Placoid Scales on Sharks and Rays

Dermal Denticles on Sharks and Rays

Gills of Whitetip Reef Shark

Jeff Rotman / Photolibrary / Getty Images

Placoid scales are the tiny, tough scales that cover the skin of elasmobranches, or cartilaginous fish—this includes sharks, rays, and other skates. While placoid scales are similar in some ways to the scales of bony fish, they are more like teeth covered with hard enamel. Unlike the scales of other fish, these do not grow after an organism has fully matured. Placoid scales are often called dermal denticles because they grow out of the dermis layer.

The Function of Placoid Scales

Placoid scales are packed tightly together, are supported by spines, and grow with their tips facing backward and laying flat. Placoid scales are rough to the touch and the structure they form is nearly impossible to penetrate.

These scales function to protect a fish from predators and can even be used to injure or kill prey. The v-shape of a placoid scale reduces drag and increases turbulence as a fish moves through the water so that they may swim more quickly and quietly, all while expending less energy. Placoid scales form a matrix that is so dynamic and fluid that swimsuits have been designed to mimic their composition.

The Structure of Placoid Scales

The flat rectangular base plate of a placoid scale is embedded in a fish's skin. Like teeth, placoid scales have an inner core of pulp composed of connective tissues, blood vessels, and nerves. They are a part of the fish. The pulp cavity is nursed by a layer of odontoblast cells that secrete dentine. This hard, calcified material forms the next layer of scales, which fits tightly between the old layers. The dentine is coated in vitrodentine, which is an enamel-like substance that is produced by the ectoderm and is even harder than dentine. Once the scale erupts through the epidermis, it cannot be coated in any more enamel.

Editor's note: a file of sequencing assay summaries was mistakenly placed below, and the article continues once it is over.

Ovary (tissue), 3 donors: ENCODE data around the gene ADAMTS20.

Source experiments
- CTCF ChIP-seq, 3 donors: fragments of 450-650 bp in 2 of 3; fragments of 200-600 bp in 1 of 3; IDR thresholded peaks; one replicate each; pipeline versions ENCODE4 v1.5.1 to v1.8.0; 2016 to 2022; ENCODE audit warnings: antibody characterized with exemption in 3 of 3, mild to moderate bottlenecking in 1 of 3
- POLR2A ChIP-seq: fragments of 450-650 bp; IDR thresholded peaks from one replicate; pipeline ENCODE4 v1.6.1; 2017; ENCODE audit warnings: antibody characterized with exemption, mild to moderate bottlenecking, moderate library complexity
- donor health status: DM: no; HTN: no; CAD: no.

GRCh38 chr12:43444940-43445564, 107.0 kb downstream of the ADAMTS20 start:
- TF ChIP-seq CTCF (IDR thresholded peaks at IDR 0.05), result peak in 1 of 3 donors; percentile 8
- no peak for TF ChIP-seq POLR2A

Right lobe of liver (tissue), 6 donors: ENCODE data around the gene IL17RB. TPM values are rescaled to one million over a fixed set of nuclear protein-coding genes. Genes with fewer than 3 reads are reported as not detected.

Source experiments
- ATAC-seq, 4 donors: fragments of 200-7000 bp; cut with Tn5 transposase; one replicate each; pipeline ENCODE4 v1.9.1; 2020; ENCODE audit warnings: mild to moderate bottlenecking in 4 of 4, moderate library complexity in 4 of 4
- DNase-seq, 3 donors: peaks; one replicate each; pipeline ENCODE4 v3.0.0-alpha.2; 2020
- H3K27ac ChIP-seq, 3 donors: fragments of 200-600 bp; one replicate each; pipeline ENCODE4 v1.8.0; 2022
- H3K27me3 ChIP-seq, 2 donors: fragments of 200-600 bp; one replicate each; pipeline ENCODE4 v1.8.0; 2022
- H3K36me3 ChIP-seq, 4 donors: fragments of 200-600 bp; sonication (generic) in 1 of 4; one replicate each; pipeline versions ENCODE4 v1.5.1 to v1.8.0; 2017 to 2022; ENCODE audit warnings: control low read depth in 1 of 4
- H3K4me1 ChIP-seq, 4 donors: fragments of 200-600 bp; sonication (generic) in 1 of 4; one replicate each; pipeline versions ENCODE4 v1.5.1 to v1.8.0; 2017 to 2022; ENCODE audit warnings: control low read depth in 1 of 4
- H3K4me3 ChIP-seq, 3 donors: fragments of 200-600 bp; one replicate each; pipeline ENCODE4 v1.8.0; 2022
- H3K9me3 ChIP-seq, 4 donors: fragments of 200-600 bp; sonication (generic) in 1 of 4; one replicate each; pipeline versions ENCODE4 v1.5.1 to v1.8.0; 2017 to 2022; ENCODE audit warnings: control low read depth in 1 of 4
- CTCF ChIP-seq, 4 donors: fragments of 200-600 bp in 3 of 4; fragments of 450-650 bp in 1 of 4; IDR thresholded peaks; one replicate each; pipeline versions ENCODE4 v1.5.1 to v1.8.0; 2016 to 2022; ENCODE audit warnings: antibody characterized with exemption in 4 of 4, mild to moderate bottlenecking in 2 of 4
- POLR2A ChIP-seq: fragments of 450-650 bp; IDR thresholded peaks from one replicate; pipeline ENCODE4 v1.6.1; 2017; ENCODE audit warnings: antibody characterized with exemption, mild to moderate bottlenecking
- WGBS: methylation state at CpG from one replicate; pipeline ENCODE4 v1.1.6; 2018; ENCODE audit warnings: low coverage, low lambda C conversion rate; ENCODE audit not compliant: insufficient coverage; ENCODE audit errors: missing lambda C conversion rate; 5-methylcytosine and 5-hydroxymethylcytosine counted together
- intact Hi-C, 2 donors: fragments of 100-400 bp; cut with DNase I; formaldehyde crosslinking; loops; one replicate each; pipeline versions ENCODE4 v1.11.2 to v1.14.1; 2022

Different species of cartilaginous fish support their scales with unique spines based on the shape and role of the fish. A species can be identified by the shape of its scales. Because rays are flat and sharks are more angular, the spines of their placoid scales are slightly different to allow both fish to swim quickly. The placoid scales of some sharks are shaped like a duck foot with spikes at the base. These spines are what make the skin so rough in texture that some cultures have been using it to sand and file for centuries.

Shark Skin Leather

In addition to being used as sandpaper, shark skin is often made into leather called shagreen. Shark scales are ground down so that the surface of the skin is still rough but smoothed enough that the leather can be handled without causing injury. Shark skin leather can take on dye colors or be left white. Years ago, sturdy shark skin leather was used to encase sword hilts and add grip.

Other Types of Fish Scales

The four main types of fish scales include placoid, ctenoid, cycloid, and ganoid scales. This list gives a brief description of the characteristics of all scale types other than placoid.

  • Ctenoid: These scales are thin and round and rimmed with an outer edge of teeth. They are found on fish such as perch, sunfish, and other bony fish.
  • Cycloid: These scales are large and rounded and show growth rings as they grow with the animal. They are smooth and can be found on fish such as salmon and carp.
  • Ganoid: These scales are diamond-shaped and fit together like the pieces of a jigsaw puzzle rather than overlapping. Gars, bichirs, sturgeons, and reedfishes have these armor plates.
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Kennedy, Jennifer. "Placoid Scales on Sharks and Rays." ThoughtCo, Apr. 5, 2023, Kennedy, Jennifer. (2023, April 5). Placoid Scales on Sharks and Rays. Retrieved from Kennedy, Jennifer. "Placoid Scales on Sharks and Rays." ThoughtCo. (accessed May 30, 2023).